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Mainstream, VOL LV No 45 New Delhi October 28, 2017

Russia’s Military Exercise ‘Zapad 2017’ is causing Heartburn in the West

Monday 30 October 2017

by R.G. Gidadhubli

Russia and Belarus have jointly conducted military exercises known as Zapad (West) 2017 running through from September 14 to 20, 2017, which was witnessed by the Russian President Vladimir Putin on September 18. Russia holds the military exercises every four years, rotating them with drills in three other parts of the country. The location of the Zapad 2017 exercise assumes geo-political significance since it is in the western region of Belarus which borders NATO members, namely, Poland, Lithuania and Latvia, as well as Ukraine. It also includes the Russian exclave of Kaliningrad, which lies between Poland and Lithuania on the Baltic Sea. In this military exercise 70 aircraft and up to 680 pieces of military hardware, including tanks, artillery units, and ships, were employed. Zapad 2017 held near the NATO’s eastern flank has fanned already deep tensions between Moscow and the West. Being aware of this fact the Chief of Russia’s Armed Forces General Staff, Valery Gerasimov, during his meeting with the chairman of the NATO military committee, Petr Pavel, held on September 7, reassured him that the joint military exercises with Belarus were “long-planned and defensive” and “not aimed against any third country”.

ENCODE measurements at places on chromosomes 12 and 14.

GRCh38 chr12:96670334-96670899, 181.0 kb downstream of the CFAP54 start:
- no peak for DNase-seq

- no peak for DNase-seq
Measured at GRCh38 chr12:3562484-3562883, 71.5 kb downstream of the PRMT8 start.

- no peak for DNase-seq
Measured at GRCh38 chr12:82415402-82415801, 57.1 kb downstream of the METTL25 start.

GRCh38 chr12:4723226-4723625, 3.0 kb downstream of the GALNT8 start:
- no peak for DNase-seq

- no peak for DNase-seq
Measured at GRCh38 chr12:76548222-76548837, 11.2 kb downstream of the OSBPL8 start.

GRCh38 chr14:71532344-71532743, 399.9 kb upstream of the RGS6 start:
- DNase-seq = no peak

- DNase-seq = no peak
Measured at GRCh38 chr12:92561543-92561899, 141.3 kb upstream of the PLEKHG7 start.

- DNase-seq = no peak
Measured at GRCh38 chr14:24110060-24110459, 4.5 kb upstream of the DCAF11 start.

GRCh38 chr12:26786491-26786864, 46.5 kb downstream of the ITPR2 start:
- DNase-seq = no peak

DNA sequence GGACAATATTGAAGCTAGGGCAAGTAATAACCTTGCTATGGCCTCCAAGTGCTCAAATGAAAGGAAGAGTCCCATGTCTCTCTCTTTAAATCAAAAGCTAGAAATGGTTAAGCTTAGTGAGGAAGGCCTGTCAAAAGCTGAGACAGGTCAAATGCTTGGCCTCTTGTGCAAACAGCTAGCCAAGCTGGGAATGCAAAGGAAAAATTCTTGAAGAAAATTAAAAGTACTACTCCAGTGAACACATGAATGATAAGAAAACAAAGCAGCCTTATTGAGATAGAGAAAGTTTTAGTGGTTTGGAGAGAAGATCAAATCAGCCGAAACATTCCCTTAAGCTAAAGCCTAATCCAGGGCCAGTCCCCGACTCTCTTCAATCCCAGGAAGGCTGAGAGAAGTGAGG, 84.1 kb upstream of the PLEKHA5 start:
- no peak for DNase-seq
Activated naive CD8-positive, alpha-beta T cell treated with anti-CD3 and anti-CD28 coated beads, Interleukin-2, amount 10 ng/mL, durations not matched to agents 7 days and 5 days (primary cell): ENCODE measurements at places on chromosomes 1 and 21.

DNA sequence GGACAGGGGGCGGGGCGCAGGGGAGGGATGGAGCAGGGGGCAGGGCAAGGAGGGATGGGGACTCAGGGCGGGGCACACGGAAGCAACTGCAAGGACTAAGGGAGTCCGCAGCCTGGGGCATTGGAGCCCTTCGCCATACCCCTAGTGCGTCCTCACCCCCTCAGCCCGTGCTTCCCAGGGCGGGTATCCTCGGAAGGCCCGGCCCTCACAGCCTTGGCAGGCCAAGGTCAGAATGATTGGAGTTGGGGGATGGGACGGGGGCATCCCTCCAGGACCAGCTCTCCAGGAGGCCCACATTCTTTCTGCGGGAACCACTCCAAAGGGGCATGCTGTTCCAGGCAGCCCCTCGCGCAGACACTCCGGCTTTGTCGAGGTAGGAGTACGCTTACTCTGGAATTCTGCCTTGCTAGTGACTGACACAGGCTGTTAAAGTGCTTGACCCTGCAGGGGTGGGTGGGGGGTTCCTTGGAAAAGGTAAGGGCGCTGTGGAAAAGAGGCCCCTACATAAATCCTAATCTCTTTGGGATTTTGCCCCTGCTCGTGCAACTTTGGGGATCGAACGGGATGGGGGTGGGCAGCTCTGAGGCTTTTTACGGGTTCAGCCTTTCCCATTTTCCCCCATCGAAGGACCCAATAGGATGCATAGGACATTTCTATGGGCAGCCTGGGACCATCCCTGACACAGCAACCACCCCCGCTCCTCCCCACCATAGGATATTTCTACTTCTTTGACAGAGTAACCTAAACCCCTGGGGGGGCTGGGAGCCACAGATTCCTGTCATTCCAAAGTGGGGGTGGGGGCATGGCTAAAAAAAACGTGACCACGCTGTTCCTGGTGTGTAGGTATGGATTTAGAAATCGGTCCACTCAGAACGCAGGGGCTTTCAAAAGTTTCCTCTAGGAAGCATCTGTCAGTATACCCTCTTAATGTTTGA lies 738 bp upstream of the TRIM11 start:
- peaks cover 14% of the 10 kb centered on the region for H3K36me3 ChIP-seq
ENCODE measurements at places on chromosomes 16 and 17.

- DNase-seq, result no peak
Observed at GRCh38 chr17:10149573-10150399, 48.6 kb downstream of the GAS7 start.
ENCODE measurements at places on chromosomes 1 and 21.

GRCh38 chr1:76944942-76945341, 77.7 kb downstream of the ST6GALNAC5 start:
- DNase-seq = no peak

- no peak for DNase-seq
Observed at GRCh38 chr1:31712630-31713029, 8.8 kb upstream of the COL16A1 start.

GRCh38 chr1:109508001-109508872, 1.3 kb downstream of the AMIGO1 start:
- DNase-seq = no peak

Notwithstanding assurances given by Russia, the Zapad 2017 military exercise has caused heartburn to many Western countries, particularly the NATO allies. Several Western military and political leaders have expressed concerns about Russia’s massive military manoeuvres. Firstly, the General Petr Pavel, the chief of the NATO’s Military Committee, stated on September 16, that the manoeuvres could lead “to unintended consequences of potential incidents during the exercise.”